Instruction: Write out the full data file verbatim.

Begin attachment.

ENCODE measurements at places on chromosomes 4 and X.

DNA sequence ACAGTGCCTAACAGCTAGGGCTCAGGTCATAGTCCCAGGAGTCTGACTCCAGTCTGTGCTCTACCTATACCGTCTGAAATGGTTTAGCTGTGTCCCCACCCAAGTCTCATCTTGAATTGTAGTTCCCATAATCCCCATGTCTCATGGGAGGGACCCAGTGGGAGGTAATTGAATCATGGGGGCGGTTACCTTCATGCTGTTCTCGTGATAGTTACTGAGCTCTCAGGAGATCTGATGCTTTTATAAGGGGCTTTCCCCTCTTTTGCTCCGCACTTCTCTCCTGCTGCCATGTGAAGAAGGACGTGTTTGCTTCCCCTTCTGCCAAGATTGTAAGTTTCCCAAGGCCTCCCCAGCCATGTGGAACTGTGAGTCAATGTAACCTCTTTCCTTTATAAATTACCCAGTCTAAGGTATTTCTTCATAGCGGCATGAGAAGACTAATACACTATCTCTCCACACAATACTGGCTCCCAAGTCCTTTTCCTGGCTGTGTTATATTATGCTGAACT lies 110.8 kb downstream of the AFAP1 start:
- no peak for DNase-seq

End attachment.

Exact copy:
ENCODE measurements at places on chromosomes 4 and X.

DNA sequence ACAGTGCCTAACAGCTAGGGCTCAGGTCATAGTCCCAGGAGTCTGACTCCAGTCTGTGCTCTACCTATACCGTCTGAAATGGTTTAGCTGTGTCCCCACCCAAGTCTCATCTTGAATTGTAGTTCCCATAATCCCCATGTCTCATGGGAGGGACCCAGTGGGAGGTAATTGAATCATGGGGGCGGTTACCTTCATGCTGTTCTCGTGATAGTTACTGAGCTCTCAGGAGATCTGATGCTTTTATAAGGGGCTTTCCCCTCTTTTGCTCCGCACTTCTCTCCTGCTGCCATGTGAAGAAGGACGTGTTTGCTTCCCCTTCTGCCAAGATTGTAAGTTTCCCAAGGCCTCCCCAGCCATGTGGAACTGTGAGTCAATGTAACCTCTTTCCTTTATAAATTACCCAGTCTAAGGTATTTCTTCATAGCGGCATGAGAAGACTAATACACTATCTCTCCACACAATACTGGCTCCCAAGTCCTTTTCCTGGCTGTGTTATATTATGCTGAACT lies 110.8 kb downstream of the AFAP1 start:
- no peak for DNase-seq